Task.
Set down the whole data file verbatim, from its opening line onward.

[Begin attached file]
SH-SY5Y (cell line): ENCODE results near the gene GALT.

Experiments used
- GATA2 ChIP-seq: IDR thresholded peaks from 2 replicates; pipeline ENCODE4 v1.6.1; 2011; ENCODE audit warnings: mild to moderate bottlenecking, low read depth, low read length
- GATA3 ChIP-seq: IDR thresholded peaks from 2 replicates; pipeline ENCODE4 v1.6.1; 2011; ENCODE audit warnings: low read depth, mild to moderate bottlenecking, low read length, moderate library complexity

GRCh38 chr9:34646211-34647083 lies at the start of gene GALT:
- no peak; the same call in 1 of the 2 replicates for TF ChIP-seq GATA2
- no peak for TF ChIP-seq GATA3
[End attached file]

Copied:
SH-SY5Y (cell line): ENCODE results near the gene GALT.

Experiments used
- GATA2 ChIP-seq: IDR thresholded peaks from 2 replicates; pipeline ENCODE4 v1.6.1; 2011; ENCODE audit warnings: mild to moderate bottlenecking, low read depth, low read length
- GATA3 ChIP-seq: IDR thresholded peaks from 2 replicates; pipeline ENCODE4 v1.6.1; 2011; ENCODE audit warnings: low read depth, mild to moderate bottlenecking, low read length, moderate library complexity

GRCh38 chr9:34646211-34647083 lies at the start of gene GALT:
- no peak; the same call in 1 of the 2 replicates for TF ChIP-seq GATA2
- no peak for TF ChIP-seq GATA3